Officer accused of killing Leeds University student detained
By Paul Ogemba | April 17th 2020
A police officer accused of killing a university student in Kibra slums last December has been remanded for seven days.
Lady Justice Grace Nyenye ordered that Emmanuel Abunya, a police constable, be detained at Kilimani police station in Nairobi to wait for the outcome of a mental assessment on whether he is fit to stand trial for the murder of Carilton Maina.
Maina, an Engineering student at Leeds University, had come to visit his family in Kibra during the December holidays when he met his death at the hands of police officers on the night of December 22, last year.
According to his family, Maina was in the company of his friends heading home after watching a football match when they were ambushed by police officers and one of them shot him dead.
Police, however, claimed that he was a member of a local gang that was terrorising residents of Kibra. Director of Criminal Investigations absolved police from blame and recommended that an inquest be formed to establish who killed Maina.
His death would have passed like hundreds of other cases of police extra-judicial killings were it not for the intervention of Amnesty International and Independent Policing Oversight Committee who launched independent investigations and found Abunya as responsible for the murder.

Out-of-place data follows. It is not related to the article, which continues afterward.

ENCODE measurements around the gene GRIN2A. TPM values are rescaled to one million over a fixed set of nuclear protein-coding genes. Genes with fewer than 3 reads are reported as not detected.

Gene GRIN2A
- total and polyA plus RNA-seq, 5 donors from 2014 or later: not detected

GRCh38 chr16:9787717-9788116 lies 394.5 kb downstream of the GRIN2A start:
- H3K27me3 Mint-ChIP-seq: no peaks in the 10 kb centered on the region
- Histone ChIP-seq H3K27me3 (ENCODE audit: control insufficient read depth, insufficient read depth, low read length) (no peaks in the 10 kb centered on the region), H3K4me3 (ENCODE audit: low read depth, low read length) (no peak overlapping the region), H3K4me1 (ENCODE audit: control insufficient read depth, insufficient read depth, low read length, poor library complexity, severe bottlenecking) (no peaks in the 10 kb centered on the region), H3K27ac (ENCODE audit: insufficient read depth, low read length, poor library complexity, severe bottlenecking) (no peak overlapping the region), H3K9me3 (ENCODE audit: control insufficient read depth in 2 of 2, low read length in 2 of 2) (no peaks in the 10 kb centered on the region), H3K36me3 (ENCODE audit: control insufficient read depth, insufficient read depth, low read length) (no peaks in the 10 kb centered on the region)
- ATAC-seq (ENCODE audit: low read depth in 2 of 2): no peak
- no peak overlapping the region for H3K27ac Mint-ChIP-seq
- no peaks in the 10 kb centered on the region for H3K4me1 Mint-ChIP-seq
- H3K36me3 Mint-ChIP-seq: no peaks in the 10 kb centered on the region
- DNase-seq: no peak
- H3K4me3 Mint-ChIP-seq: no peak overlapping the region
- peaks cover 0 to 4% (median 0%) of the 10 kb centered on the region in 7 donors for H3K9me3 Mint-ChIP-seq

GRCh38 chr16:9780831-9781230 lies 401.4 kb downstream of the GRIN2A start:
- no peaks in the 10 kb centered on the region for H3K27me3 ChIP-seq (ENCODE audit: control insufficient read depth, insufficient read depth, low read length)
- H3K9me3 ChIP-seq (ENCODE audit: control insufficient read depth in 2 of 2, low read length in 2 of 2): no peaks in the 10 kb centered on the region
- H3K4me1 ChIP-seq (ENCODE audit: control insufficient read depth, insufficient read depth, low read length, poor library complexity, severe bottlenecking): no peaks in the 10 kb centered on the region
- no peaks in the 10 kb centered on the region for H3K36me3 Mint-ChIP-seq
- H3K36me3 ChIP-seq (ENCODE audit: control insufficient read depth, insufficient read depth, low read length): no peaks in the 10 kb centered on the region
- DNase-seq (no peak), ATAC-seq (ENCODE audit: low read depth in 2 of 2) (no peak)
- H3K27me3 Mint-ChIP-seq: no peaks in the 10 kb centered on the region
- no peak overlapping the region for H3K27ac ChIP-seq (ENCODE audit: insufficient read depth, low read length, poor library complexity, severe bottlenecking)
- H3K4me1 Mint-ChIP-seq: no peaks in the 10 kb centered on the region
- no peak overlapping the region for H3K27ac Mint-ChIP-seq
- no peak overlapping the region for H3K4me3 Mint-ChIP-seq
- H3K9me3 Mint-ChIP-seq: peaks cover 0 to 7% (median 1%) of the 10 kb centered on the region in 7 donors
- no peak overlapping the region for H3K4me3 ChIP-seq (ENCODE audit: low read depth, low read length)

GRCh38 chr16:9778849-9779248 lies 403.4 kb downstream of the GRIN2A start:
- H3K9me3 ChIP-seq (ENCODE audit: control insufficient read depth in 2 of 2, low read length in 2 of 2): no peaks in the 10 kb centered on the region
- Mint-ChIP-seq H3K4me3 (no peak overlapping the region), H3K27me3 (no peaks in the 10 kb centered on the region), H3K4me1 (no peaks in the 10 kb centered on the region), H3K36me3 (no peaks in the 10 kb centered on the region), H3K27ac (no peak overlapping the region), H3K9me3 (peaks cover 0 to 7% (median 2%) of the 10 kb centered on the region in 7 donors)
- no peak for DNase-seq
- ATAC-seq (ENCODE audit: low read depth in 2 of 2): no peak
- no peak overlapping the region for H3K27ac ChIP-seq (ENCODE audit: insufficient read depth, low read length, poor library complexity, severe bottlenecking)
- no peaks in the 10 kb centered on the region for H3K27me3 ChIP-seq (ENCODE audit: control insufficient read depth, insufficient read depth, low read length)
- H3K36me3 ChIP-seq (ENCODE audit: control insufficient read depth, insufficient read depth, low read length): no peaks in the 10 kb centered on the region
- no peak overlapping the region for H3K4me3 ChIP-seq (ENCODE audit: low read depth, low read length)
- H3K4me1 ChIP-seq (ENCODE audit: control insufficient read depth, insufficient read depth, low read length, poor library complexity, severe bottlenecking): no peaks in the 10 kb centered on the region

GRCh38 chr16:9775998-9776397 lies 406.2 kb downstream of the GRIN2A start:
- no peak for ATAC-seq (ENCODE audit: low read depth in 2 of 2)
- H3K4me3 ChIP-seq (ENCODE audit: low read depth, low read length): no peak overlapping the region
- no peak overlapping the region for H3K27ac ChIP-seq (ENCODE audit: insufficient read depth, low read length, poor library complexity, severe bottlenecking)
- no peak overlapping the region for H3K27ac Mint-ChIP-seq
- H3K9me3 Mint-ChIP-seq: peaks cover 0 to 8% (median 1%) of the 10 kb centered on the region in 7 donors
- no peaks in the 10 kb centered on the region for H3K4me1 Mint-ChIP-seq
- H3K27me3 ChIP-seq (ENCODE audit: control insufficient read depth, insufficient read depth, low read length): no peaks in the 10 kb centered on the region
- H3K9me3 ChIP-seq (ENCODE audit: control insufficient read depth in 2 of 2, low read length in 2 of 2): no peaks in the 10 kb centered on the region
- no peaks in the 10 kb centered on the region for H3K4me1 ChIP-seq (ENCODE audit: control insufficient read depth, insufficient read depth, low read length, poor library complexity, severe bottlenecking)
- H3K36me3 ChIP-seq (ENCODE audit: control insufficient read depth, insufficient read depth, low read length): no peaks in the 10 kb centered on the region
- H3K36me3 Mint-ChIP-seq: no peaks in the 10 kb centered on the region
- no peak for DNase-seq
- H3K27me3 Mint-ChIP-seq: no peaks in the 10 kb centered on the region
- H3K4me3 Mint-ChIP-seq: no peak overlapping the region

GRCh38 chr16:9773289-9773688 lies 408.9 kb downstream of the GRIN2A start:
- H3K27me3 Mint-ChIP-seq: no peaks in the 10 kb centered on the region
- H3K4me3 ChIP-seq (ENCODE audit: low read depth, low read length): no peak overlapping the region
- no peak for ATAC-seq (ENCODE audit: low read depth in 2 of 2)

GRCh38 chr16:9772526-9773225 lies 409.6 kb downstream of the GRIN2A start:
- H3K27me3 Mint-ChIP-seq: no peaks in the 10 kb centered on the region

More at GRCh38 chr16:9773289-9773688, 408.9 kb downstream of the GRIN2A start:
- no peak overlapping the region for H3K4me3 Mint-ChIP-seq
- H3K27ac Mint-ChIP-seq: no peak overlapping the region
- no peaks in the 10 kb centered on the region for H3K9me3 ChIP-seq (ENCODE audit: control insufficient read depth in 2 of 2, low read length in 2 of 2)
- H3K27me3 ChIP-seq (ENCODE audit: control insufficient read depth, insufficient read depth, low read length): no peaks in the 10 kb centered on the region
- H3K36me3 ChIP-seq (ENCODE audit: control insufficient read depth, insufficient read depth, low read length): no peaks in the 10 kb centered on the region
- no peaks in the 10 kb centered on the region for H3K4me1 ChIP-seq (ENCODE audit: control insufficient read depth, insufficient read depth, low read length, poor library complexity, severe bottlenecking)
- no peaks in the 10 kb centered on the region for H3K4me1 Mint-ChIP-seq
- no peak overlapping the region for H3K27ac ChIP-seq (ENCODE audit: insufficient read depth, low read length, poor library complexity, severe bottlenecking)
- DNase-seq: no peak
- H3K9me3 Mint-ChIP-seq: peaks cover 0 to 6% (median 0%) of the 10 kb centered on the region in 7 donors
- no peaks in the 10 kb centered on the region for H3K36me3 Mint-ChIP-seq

“It was a case in which police officers intercepted the late Maina and his five friends who had just watched a late-night football match with an intention to arrest them. In the confrontation, Maina was shot and killed,” said IPOA’s Chairperson Anne Makori.
According to IPOA, investigations unraveled the circumstances under which Maina’s death occurred and handed the report to the Director of Public Prosecution Noordin Haji who upon review recommended that the police officer be charged with murder.
The DPP concurred that there was sufficient evidence to warrant prosecuting Abunya for killing the innocent student whose only crime was joining his friends to watch a football match at night.
Amnesty International executive director Houghton Irungu, who accompanied Maina’s family to court, said there was hope that justice would prevail over the murder.
“It was one of the extra-judicial killings where young innocent lives are lost at the hands of police. Everyone has a right to life and that life cannot be taken away just like that. The family has suffered a lot and we hope justice will prevail to help them heal,” said Mr Irungu.
Maina’s mother Josephine Njeri and brother Collins Onyango said it had been 14 painful months of waiting for justice and that the charges against the police officer had given them some hope.
“He was our hope and it was painful to lose him through extra-judicial killing,” said Mr Onyango.
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